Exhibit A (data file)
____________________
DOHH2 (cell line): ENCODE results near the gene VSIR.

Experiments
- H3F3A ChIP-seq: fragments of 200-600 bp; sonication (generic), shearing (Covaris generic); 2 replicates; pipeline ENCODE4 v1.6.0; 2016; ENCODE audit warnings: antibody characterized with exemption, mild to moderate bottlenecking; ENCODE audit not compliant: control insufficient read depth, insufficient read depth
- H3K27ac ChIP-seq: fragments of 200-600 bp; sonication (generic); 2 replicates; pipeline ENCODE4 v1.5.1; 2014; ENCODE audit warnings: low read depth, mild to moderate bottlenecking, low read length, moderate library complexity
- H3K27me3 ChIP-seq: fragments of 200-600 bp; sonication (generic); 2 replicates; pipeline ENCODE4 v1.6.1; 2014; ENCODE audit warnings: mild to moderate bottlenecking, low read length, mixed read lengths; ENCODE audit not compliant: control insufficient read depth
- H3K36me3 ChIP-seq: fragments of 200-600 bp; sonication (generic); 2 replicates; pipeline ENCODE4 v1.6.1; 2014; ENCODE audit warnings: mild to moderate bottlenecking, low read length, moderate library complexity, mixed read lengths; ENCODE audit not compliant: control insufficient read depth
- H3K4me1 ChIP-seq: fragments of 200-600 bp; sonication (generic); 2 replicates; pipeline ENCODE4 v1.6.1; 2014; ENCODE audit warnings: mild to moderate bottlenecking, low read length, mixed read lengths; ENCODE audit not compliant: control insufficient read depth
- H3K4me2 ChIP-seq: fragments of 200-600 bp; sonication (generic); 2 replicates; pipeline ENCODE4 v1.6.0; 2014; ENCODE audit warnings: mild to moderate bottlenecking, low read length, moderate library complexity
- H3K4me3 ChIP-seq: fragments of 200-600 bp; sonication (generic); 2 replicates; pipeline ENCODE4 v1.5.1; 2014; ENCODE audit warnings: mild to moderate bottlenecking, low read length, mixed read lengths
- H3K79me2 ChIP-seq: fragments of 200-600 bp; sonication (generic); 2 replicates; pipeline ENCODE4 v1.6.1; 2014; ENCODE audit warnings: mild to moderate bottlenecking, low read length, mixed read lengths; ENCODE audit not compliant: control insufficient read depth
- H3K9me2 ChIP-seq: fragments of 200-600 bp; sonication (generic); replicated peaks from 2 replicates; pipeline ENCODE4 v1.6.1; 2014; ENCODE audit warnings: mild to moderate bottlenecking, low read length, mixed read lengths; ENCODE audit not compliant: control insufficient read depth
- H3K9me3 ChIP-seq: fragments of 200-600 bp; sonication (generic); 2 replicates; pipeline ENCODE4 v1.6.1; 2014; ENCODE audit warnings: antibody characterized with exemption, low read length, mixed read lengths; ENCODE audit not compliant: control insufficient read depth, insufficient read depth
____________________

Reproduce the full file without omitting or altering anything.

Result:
DOHH2 (cell line): ENCODE results near the gene VSIR.

Experiments
- H3F3A ChIP-seq: fragments of 200-600 bp; sonication (generic), shearing (Covaris generic); 2 replicates; pipeline ENCODE4 v1.6.0; 2016; ENCODE audit warnings: antibody characterized with exemption, mild to moderate bottlenecking; ENCODE audit not compliant: control insufficient read depth, insufficient read depth
- H3K27ac ChIP-seq: fragments of 200-600 bp; sonication (generic); 2 replicates; pipeline ENCODE4 v1.5.1; 2014; ENCODE audit warnings: low read depth, mild to moderate bottlenecking, low read length, moderate library complexity
- H3K27me3 ChIP-seq: fragments of 200-600 bp; sonication (generic); 2 replicates; pipeline ENCODE4 v1.6.1; 2014; ENCODE audit warnings: mild to moderate bottlenecking, low read length, mixed read lengths; ENCODE audit not compliant: control insufficient read depth
- H3K36me3 ChIP-seq: fragments of 200-600 bp; sonication (generic); 2 replicates; pipeline ENCODE4 v1.6.1; 2014; ENCODE audit warnings: mild to moderate bottlenecking, low read length, moderate library complexity, mixed read lengths; ENCODE audit not compliant: control insufficient read depth
- H3K4me1 ChIP-seq: fragments of 200-600 bp; sonication (generic); 2 replicates; pipeline ENCODE4 v1.6.1; 2014; ENCODE audit warnings: mild to moderate bottlenecking, low read length, mixed read lengths; ENCODE audit not compliant: control insufficient read depth
- H3K4me2 ChIP-seq: fragments of 200-600 bp; sonication (generic); 2 replicates; pipeline ENCODE4 v1.6.0; 2014; ENCODE audit warnings: mild to moderate bottlenecking, low read length, moderate library complexity
- H3K4me3 ChIP-seq: fragments of 200-600 bp; sonication (generic); 2 replicates; pipeline ENCODE4 v1.5.1; 2014; ENCODE audit warnings: mild to moderate bottlenecking, low read length, mixed read lengths
- H3K79me2 ChIP-seq: fragments of 200-600 bp; sonication (generic); 2 replicates; pipeline ENCODE4 v1.6.1; 2014; ENCODE audit warnings: mild to moderate bottlenecking, low read length, mixed read lengths; ENCODE audit not compliant: control insufficient read depth
- H3K9me2 ChIP-seq: fragments of 200-600 bp; sonication (generic); replicated peaks from 2 replicates; pipeline ENCODE4 v1.6.1; 2014; ENCODE audit warnings: mild to moderate bottlenecking, low read length, mixed read lengths; ENCODE audit not compliant: control insufficient read depth
- H3K9me3 ChIP-seq: fragments of 200-600 bp; sonication (generic); 2 replicates; pipeline ENCODE4 v1.6.1; 2014; ENCODE audit warnings: antibody characterized with exemption, low read length, mixed read lengths; ENCODE audit not compliant: control insufficient read depth, insufficient read depth